Many people consider white LEDs to be the future of lighting. Strung together, several LEDs can replace an incandescent lamp or a compact fluorescent lamp. High-power white LEDs need a dc voltage of about 3.6 V at a current of about 350 mA to achieve full brightness, about 40 lumens.
In portable applications, white LEDs are often powered by sealed lead-acid (SLA) batteries having a typical output of 12 V. The circuit shown in the figure takes this 12-V input and uses it to power a string of white LEDs. It features low cost, high efficiency, constant intensity independent of variations in battery voltage, dimming capability, and battery protection.
The driver circuit uses an SG1524 pulse-width modulation (PWM) switching regulator (U1) operating in boost configuration. This configuration enables U1 to produce a maximum output of about 40 V, which can drive a string of up to 11 serially connected 1-W white LEDs. Because of the high power dissipation, the LEDs must be mounted with a suitable heatsink. The design of the driver involves the selection of an inductor, input capacitor, output capacitor, switching transistor, and output diode for a given operating frequency.
Operating frequency is: FOSC = 1/(R1 * C1) (1) A frequency of about 100 kHz is chosen for this example. Higher frequencies allow smaller inductances, but they also increase switching losses.
The battery’s voltage is 13.2 V when fully charged and about 10.8 V under full discharge conditions. The voltage across the LEDs should be high enough to forward-bias the LEDs under varying input voltages. To ensure this, the required duty cycle is:
D = (VO+ VD - VIN)/(VO + (2)
VD - V DS)
where VO = output voltage across the LED string; VD = diode voltage drop; VIN = minimum SLA voltage; and VDS = MOSFET voltage drop.
For an eight-LED string, VO = 28.8 V, VIN = 11 V, and VD = 0.4 V for the Schottky diode. Ignoring VDS, the required duty cycle is 62.3%. U1 has two independent switching transistors, each capable of supplying about 100 mA and operating with a maximum duty cycle of 45%. To achieve the required duty cycle, the two transistors are connected in parallel. Since the LEDs need current higher than 100 mA, an external MOSFET is required.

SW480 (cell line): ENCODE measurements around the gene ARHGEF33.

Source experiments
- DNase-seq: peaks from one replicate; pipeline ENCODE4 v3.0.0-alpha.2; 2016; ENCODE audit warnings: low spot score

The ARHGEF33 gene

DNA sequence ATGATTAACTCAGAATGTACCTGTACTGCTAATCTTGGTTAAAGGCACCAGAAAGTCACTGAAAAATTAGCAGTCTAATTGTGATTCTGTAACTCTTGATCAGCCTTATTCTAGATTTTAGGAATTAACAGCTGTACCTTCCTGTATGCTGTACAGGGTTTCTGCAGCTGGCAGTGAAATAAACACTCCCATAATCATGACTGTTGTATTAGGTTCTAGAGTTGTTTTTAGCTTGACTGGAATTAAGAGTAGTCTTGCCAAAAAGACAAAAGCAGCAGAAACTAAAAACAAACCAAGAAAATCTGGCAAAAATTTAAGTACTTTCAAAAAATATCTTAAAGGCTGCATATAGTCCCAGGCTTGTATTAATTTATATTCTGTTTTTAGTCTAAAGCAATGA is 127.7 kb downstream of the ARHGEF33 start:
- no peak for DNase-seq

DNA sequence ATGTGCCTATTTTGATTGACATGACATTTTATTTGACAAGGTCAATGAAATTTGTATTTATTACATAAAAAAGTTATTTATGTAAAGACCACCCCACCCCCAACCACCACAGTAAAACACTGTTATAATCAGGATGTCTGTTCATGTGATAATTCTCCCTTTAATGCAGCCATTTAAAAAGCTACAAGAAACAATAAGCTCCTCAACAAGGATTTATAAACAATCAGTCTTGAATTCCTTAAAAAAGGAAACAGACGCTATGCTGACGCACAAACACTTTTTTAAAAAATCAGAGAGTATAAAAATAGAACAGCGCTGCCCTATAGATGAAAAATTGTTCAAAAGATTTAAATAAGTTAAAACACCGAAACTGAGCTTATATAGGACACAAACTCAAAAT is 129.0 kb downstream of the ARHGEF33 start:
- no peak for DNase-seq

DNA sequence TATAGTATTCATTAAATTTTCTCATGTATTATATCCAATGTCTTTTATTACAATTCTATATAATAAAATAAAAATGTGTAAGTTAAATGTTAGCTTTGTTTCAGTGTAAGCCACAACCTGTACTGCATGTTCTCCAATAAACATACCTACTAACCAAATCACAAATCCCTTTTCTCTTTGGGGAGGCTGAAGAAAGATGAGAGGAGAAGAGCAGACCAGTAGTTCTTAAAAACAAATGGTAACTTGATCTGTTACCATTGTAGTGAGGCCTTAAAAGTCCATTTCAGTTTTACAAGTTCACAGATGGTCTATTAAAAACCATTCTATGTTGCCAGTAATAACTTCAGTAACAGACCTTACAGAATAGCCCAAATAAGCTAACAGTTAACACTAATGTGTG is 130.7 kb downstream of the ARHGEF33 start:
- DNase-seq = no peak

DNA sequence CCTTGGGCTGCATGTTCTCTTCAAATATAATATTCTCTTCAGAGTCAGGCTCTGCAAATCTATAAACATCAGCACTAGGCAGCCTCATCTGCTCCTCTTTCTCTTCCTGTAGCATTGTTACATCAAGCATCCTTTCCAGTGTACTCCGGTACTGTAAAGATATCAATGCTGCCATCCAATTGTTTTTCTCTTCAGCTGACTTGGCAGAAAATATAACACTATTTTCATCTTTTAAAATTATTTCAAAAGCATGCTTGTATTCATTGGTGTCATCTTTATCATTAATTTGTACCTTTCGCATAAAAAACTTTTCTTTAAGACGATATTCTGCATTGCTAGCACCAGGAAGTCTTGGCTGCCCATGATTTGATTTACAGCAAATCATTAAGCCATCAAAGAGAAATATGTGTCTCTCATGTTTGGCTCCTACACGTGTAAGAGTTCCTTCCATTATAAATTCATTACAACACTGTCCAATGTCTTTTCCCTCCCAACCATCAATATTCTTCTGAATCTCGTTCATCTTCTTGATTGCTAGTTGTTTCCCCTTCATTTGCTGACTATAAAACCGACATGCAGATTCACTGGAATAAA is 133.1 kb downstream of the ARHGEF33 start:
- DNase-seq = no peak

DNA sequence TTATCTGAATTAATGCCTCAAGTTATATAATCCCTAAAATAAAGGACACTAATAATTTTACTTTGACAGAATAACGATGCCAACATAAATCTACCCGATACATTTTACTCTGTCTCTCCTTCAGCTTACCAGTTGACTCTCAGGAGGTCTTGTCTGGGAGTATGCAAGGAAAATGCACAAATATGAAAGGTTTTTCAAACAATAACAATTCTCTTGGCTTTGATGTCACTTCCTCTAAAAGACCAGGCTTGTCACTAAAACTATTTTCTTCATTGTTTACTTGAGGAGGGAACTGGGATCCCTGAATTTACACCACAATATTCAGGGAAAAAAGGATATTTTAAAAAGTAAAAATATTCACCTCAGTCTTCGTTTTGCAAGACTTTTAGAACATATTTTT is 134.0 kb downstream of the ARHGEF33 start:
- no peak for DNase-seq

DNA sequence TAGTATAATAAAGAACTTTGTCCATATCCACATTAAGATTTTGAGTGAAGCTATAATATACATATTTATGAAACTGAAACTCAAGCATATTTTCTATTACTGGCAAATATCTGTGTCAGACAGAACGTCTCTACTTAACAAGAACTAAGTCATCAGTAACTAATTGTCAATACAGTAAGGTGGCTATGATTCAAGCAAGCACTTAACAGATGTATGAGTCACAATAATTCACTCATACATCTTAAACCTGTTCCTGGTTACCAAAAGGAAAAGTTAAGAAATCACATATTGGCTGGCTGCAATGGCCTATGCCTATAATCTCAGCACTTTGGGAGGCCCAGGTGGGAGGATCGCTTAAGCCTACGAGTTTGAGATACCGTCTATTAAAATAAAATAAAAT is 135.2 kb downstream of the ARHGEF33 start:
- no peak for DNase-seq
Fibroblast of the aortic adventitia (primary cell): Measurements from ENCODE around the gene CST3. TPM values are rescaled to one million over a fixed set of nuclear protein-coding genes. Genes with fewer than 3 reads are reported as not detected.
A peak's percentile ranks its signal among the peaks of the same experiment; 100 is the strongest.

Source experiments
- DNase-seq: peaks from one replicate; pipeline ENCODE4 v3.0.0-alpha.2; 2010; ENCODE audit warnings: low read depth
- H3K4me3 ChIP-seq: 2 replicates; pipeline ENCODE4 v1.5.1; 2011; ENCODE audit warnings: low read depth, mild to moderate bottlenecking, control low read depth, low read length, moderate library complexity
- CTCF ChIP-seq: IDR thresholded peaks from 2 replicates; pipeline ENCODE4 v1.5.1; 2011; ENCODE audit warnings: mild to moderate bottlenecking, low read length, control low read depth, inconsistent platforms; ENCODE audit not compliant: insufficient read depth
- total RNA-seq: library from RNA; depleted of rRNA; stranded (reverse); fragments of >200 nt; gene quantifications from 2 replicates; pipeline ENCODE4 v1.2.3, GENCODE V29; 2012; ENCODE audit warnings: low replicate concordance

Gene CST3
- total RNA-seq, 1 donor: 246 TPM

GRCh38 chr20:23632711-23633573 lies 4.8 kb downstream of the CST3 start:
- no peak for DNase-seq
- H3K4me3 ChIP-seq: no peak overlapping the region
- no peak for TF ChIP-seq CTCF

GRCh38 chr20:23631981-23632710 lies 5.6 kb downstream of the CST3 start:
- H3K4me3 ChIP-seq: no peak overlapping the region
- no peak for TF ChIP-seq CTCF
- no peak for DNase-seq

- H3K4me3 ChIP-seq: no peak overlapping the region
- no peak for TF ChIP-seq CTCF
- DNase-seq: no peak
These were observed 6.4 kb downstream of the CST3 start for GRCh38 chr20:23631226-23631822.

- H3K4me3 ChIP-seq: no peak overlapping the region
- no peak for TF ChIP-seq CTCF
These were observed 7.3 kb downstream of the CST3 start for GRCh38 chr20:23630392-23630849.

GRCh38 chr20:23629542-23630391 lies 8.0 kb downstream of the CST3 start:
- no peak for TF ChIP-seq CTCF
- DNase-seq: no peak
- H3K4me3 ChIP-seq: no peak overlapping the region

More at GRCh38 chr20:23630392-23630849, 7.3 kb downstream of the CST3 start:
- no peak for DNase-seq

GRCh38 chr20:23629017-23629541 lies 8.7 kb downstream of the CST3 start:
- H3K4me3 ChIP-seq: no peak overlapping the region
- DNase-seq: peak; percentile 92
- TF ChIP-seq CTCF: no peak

To compute the value of L1, start with the average inductor current, which is:.
I Lavg= I O/(1 - D) (3)
If the ripple in the inductor current dIL is a certain percentage of the average current, the peak inductor current is:
ILpk = ILavg + dIL/2 (4)
Assuming 40% ripple over the average current, ILpk = 1.12 A. Therefore, the inductance is:
L = (VIN * D)/(FOSC * dIL ) (5)
In this example, Equation 5 gives the minimum value of inductance as 184.3 µH, where VIN is 11 V. The output capacitor’s value depends on the ripple allowed on the output voltage. Meanwhile, the input capacitor’s value depends on the current peak.
To ensure constant illumination, the current through the LED must be monitored and maintained constant. To do this, the current is converted to voltage by R8, R11, R12, and U2b and is fed back to the inverting terminal of U1’s error amplifier. This negative feedback adjusts the duty cycle to maintain the current through the LEDs. Varying R11 provides dimming of the LEDs.
Op-amp U2a and R9, R13, R14, and R15 monitor the battery voltage and switch off the LEDs whenever the battery voltage falls below 11 V, thereby preventing deep discharge of the battery.